Loan Trends in Southern California: Questions and Answers
With a strong emphasis on client relationships, Banc of California’s approach to staying active during the pandemic has been to reach out to borrowers to offer them assistance and a reassuring voice, according to Jared Wolff, president and chief executive officer.
As an active lender in the Southern California commercial real estate market, the bank provides acquisition, development and bridging loans. However, recent economic uncertainty has caused changes. The lender has moved away from some transactions and “turned to a greater reliance on overall support from sponsors,” said Hamid Hussain, president of real estate and commercial banking.
CPE spoke to leaders about the direction the region’s financial markets could take this year.
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Describe Banc of California’s overall strategy since the start of the health crisis?
Wolff: Our goal has always been to listen to the needs of our clients and provide them with a consultative approach to help them build on their financial success. Since the start of the pandemic, we have been very proactive in reaching out to our customers to ask how we can help them, if only to offer a reassuring voice and say that we will be successful together. I would say this is the biggest opportunity for us as a community bank during this crisis – to show that we care about our customers and want to help support the communities we serve.
What changes have you noticed in CRE lending activity in Southern California over the past few months?
Hussain: In the banking sector as a whole, the most marked trend has been to reduce risk tolerance and in particular to move away from the hardest hit sectors of hospitality and retail. In more stable sectors, such as industrial and multi-family, we have seen an increased reliance on sponsor strength and liquidity when debt service and tenant quality are closer to the bare minimum. underwriting guidelines. However, the reduction in demand for loans, due to the decrease in the volume of sales transactions as the pandemic persists, is causing some of these stricter lending and pricing standards to return closer to pre-pandemic levels. .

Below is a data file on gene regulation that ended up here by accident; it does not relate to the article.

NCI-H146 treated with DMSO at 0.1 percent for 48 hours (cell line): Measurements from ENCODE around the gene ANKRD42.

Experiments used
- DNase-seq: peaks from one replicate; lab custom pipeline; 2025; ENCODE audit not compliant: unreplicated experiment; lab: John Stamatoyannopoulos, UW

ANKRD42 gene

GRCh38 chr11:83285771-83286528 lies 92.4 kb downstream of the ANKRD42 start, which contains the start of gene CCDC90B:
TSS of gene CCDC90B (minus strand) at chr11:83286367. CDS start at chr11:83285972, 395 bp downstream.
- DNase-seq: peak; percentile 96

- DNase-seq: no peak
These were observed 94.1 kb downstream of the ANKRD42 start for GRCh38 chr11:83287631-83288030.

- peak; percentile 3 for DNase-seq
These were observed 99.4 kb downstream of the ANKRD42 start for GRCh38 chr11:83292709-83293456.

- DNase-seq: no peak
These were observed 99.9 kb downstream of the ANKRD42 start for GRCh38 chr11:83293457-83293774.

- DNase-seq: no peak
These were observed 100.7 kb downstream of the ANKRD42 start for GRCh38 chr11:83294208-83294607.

How has the health crisis changed the way you assess potential transactions?
Hussain: Our approach to credit fundamentals – cash flow, guarantees and sponsorships – has not and will not change. Regardless, since the pandemic we have become more dependent on the overall support of sponsors. Sponsors are the key to the success of any real estate investment and it is important for us to know the people with whom we are doing business. Going back to what Jared said earlier, we take a consultative approach to building relationships, so trusting our sponsors and vice versa is paramount to our mutual success.
In light of the current economic climate, how do you feel about adding extra layers of protection to a transaction structure?
Wolff: At the bank level, we are quite happy with our ability to assess risk and, as a result, we did not feel inclined to over-structure transactions, even during the pandemic. We believe consistency and reliability are the key words that build a good reputation. Our customers and prospects must be able to count on the fact that the bank will be responsive and consistent in its execution.
Are you still seeing a demand for construction financing?
Hussain: We haven’t seen significant demand for office construction projects, and we don’t expect to. Office will remain under some pressure as companies allow more flexibility for employees to work remotely. Industrial demand remains strong especially since online shopping transactions have increased. We are seeing more and more of our customers turning to industrial infill projects as “last mile delivery” continues to grow.
From a global perspective, which changes do you think are temporary and which are likely to be permanent in terms of lending in the office and industrial sectors?
Hussain: This is a difficult question to answer because human memories tend to be short, especially those of bankers. Banc of California hasn’t deviated very far from our pre-pandemic lending standards as they have served us well in the home lending arena. Overall, the industry may take a more critical view of tall office buildings, but it’s hard to say if this will be a lasting trend. Industrial became the new multi-family until we hit Oversize status, but that’s probably a bit later.
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How do you see the financial landscape in Southern California evolving in the coming months? What performance do you expect from the different real estate sectors in 2021?
Wolff: Southern California has an incredibly resilient economy due to the diversity of industries based here. Employment will be the key factor, especially in the entertainment industries. But as a lifelong Los Angeles native, I believe in Southern California. As a bank, we are well positioned given the strength of our capital to grow alongside the success of our clients.